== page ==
Religion under the PET scan
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01-01-2011, 03:39 PM
Religion under the PET scan
A few weeks ago I read an article in the newspaper (a quality newspaper) that they did some experiments with religious people under the pet scanner. They asked them some personal questions and personal opinions. Then they measured what part of the brain on these people became active. then they asked them some questions about religion and the opinion of their god on that mater. Turns out it activates the same zone's in the brain.

Did anyone hear about this experiment?
I can't seem to find it anymore. Debunked?

Observer

Agnostic atheist
Secular humanist
Emotional rationalist
Disclaimer: Don’t mix the personal opinion above with the absolute and objective truth. Remember to think for yourself. Thank you.
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01-01-2011, 04:11 PM
RE: Religion under the PET scan
(01-01-2011 03:39 PM)The_observer Wrote:  A few weeks ago I read an article in the newspaper (a quality newspaper) that they did some experiments with religious people under the pet scanner. They asked them some personal questions and personal opinions. Then they measured what part of the brain on these people became active. then they asked them some questions about religion and the opinion of their god on that mater. Turns out it activates the same zone's in the brain.

Did anyone hear about this experiment?
I can't seem to find it anymore. Debunked?

idk about that but I read an article in my local paper that said when religious people talked about their god parts of the brain responsible for higher thought process were less active.

Hey brother christian, with your high and mighty errand, your actions speak so loud, I can't hear a word you're saying.

"This machine kills fascists..."

"Well this machine kills commies!"
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01-01-2011, 06:29 PM
 
RE: Religion under the PET scan
Quote:Brain scans reveal that the parts of the brain we use to process religious belief evolved most recently and give us sophisticated cognition

THAT a complex mind is required for religion may explain why faith is unique to humans. Now brain scans support this idea, revealing that the parts of the brain that process religious belief are those that evolved most recently and give us sophisticated cognition.

These regions include ones involved in our theory of mind. We share this ability to recognise that other people have intentions and thoughts independent of our own with only a few other species, including chimpanzees. Other regions involved in religious thought are ones used for language and metaphor.

Jordan Grafman of the US National Institute of Neurological Disorders and Stroke in Bethesda, Maryland, and colleagues asked 40 monotheistic believers whether they agreed with statements relating to three core elements of belief: whether God intervenes in the world; how to interpret God's emotional state; and how to relate to abstract doctrinal teachings or imagery. The researchers scanned the believers' brains as they answered.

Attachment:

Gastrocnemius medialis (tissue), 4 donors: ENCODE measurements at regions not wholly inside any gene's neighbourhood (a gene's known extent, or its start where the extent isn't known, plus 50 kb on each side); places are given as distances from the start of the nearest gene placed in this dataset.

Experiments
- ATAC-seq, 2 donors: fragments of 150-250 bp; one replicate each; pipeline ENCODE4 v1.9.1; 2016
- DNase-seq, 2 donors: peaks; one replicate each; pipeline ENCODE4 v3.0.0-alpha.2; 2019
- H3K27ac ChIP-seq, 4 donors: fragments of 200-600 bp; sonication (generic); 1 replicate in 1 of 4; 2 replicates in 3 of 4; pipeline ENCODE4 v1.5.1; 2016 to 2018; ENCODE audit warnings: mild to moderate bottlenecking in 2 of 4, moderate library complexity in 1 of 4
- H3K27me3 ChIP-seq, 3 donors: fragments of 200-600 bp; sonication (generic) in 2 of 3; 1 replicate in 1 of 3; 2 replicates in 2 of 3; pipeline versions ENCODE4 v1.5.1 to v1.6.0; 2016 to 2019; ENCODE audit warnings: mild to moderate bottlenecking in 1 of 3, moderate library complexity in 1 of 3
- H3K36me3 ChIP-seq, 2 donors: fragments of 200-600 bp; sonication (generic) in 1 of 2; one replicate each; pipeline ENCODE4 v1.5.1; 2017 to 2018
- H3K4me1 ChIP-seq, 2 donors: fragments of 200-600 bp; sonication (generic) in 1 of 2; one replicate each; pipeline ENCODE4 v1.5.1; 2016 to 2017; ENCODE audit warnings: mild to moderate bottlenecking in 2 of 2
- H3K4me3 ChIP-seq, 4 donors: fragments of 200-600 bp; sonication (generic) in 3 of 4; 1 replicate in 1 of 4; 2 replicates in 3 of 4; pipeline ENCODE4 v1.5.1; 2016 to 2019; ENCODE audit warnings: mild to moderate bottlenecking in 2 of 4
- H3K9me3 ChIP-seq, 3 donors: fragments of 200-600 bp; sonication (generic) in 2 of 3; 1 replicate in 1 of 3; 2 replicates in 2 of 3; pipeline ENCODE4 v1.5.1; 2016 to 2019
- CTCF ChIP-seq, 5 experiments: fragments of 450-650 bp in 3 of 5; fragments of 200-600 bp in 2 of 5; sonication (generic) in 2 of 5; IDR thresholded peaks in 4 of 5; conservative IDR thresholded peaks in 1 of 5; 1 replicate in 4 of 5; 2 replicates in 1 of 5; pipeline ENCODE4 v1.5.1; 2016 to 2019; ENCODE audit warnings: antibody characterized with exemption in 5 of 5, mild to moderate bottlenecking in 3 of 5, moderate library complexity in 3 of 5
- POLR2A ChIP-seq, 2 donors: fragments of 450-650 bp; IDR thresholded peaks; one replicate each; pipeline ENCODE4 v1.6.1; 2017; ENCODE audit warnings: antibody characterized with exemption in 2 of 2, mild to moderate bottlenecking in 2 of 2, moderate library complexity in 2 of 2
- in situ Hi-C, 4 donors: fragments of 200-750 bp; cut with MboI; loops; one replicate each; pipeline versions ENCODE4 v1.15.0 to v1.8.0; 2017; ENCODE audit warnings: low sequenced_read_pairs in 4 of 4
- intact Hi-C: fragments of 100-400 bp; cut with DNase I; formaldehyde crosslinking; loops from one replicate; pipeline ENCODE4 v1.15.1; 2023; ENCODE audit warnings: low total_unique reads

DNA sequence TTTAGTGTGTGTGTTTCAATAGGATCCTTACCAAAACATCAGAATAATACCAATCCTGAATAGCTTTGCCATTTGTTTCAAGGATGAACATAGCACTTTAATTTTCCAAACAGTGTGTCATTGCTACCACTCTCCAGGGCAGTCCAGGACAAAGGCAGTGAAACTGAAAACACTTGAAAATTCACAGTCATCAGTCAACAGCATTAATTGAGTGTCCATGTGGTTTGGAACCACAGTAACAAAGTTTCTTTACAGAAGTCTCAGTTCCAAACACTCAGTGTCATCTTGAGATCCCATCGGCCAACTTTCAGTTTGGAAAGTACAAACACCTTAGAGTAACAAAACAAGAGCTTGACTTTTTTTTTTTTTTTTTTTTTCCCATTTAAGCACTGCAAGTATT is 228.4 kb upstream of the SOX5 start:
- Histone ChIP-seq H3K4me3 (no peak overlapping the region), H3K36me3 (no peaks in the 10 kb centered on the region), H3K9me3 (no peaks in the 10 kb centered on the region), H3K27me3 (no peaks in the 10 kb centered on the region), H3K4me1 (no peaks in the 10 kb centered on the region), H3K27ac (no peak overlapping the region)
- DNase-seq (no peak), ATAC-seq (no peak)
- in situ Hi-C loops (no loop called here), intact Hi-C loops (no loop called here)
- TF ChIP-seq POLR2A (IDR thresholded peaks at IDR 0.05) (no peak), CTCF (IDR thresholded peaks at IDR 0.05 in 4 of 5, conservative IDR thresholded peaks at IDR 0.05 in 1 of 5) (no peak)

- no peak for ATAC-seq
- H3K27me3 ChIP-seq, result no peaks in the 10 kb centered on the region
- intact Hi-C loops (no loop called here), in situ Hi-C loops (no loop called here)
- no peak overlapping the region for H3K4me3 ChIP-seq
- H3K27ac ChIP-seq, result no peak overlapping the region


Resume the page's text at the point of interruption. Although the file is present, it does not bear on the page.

While considering the first two statements, volunteers relied on areas such as the lateral frontal lobe and frontal gyri, which are required for a theory of mind. For the doctrinal statements, they used areas devoted to linguistics, decoding metaphor and recalling images (Proceedings of the National Academy of Sciences, DOI: 10.1073/pnas.0811717106). "We were particularly interested in determining which cognitive components of belief are stored in brain areas most evolved in humans," says Grafman.

Anthropologist Robin Dunbar of the University of Oxford says the results back his own theory that brain areas enabling the "higher orders of intentionality" shown by humans had to evolve before religion was possible. He suggests that religious people treat gods as "having essentially human mental traits, like characters in a novel or play".

Grafman stresses that the scans don't shed light on whether or not God exists. "They only address how the mind and brain work in tandem to allow us to have belief systems that guide our everyday actions."

~~~~~~~~

By Andy Coghlan
New Scientist, 3/14/2009, Vol. 201 Issue 2699, p11-11; , 1p

I also found an article that shows praying to God is like talking to a friend in a believer's mind.
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01-01-2011, 08:06 PM
 
RE: Religion under the PET scan
Good article. Thanks for sharing. This reminds me a bit of a lecture I watched a while back on YouTube that dealt with the evolutionary formulation of religion. I'll see if I can find it.
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02-01-2011, 12:08 AM
RE: Religion under the PET scan
So that is why some people can have a relationship with god. Their brains act as if they are talking to a friend when they believe they are talking to god. Similar things happen in other situations. In extreme peril many people report feeling a presence beside them when there is no one there. This is hard to test because of the ethics of putting people in extreme peril for testing purposes. There is also the phantom limb syndrome where people will claim to have sensations in a limb that they lost (I lost my right arm in an accident but sometimes my right elbow itches, but it isn't there). The phantom limb syndrome happens because an unused part of the brain (right arm control) starts picking up signals from another part of the body controlled by an adjacent brain part (left cheek). Left cheek gets itchy, person may feel the itch in their right arm. This has been well studied, though my explanation is very basic.

When I find myself in times of trouble, Richard Dawkins comes to me, speaking words of reason, now I see, now I see.
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